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October 26th, 2006 at 5:13 am

Canada’s Suspicious Lottery Winners

More than two hundred lottery “insiders” have won prizes of $50,000 or more in Ontario since 1999, and more than two-thirds of these wins may have involved the deception of a customer who bought the ticket.

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The allegation is made by the CBC program the fifth estate, after an investigation into the number of “insider wins” in the province in the past seven years.

A statistical analysis of the number of insider wins concluded that fewer than 60 insiders, such as ticket retailers or clerks, should have won major prizes during the period that was investigated.

The odds that the 214 insiders who claimed major prizes — $50,000 or more — since 1999 won as a result of pure luck, is one in a trillion, trillion, trillion, trillion, said University of Toronto professor Jeffrey Rosenthal, who conducted the analysis.

The program airing Wednesday night suggests this may be a problem across Canada and the United States.

Lax security measures and difficulties in tracking store owners and clerks who sell the lottery tickets could be responsible, the program says.

It shows how some customers, especially elderly ones, may be fooled by a retailer into thinking they have won only a very minor prize when they ask the store to check their tickets at a lottery terminal.

“Retailers and clerks are allowed to play the lottery all over North America,” said fifth estate producer Harvey Cashore. “I think we were a little naïve and thought they would have been banned from playing.”

Not only are ticket sellers allowed to play the lottery, there are very different policies for scrutinizing insider wins.

The British Columbia Lottery Corporation questions everyone who wins a prize of more than $3,000, whether or not the person is an insider.

The Western Canada Lottery Corporation, which regulates lotteries in Alberta, Saskatchewan and Manitoba, considers ticket sellers to be independent agents and has no formal insider-win policy. Retailers are subject to the same investigation as anyone who wins a prize in excess of $10,000.

The Ontario Lottery and Gaming Corporation conducts a mandatory investigation of insiders, including retailers and clerks, who win at least $50,000. (Until 1999, the inquiry was required for prizes of $10,000 or more.)

The Ontario Lottery Corporation is disputing the conclusions of the fifth estate and suggests they are misleading. “Ontario is a leader in lottery security,” spokeswoman Teresa Roncon said.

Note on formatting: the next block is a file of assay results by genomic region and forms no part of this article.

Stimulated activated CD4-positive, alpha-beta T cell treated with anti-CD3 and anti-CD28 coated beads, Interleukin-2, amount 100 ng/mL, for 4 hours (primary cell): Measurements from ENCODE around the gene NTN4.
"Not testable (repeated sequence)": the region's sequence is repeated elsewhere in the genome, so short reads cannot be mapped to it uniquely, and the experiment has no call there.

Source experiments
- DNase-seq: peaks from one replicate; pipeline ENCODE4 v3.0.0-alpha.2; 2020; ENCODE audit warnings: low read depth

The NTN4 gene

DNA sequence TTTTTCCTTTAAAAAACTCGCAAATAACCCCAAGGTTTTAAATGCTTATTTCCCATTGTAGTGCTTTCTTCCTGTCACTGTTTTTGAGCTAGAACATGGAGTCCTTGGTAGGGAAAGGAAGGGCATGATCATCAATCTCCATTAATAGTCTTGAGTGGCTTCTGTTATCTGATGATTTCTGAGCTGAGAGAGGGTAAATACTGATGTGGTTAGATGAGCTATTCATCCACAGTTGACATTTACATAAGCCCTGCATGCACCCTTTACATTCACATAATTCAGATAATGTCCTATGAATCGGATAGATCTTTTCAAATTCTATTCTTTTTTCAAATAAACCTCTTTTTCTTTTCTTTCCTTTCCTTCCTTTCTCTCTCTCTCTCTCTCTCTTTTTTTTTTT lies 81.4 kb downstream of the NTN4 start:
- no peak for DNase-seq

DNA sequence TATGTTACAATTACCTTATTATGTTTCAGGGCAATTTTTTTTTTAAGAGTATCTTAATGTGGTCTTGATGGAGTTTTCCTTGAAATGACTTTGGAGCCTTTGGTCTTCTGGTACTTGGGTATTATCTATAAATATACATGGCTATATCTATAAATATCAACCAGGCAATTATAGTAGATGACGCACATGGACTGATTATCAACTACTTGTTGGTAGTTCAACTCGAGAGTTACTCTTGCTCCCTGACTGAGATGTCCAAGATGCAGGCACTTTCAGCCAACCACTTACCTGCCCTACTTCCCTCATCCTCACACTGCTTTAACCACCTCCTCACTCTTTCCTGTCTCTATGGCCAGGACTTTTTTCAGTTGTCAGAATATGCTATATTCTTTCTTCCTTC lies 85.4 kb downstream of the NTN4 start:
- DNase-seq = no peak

She pointed to recent measures that include screens on lottery terminals that display the amount won and an automatic freeze of a terminal when a major prize is redeemed. The corporation is introducing kiosks where customers can check their own tickets electronically.

In addition to the broader issue of insider wins, the f ifth estate has uncovered new information about a case involving a now 82-year-old cancer survivor who said he was defrauded out of a $250,000 prize by a variety-store owner in Coboconk, Ont., and told he had only won a free ticket.

The lottery corporation settled a lawsuit with Robert Edmonds in March of 2005, just as the civil trial was about to be decided by the jury.

The lengthy legal dispute cost the lottery corporation more than $400,000 in legal fees, according to information disclosed in a freedom-of-information request.

An internal-occurrence report by a lottery corporation investigator in August of 2001 noted that it had concerns about the couple who owned the variety store and was claiming the $250,000 prize. After a follow-up interview, the prize was paid out that month.

In January of 2002, shortly after the Ontario Provincial Police began to investigate, an internal lottery corporation e-mail suggested the claims of Mr. Edmonds were accurate and he may have been the ticket owner.

It was not until Mr. Edmonds testified at the trial that the lottery corporation was able to conclude it was his ticket, which is why it entered into a settlement, Ms. Roncon said. She described the Edmonds case as “isolated” and “unacceptable.”

The terms of the agreement remain confidential, and Mr. Edmonds is scheduled to be in court on Monday because his lawyer is challenging the right of a government agency to impose a publication ban in settling a civil lawsuit.

“Confidentiality is a common practice,” Ms. Roncon said, adding that it was in the public interest and provides “closure” for the lottery corporation and Mr. Edmonds.

The lengthy legal fight over Mr. Edmonds’s claim remains a mystery, the fifth estate’s Mr. Cashore said. “We wondered if the lottery corporation dug in its heels because it knew this story wasn’t just about Bob Edmonds. If they admitted their investigators made mistakes, that the security system was flawed, logic would dictate they would have to go back and examine every major win in Ontario in the past seven years.”

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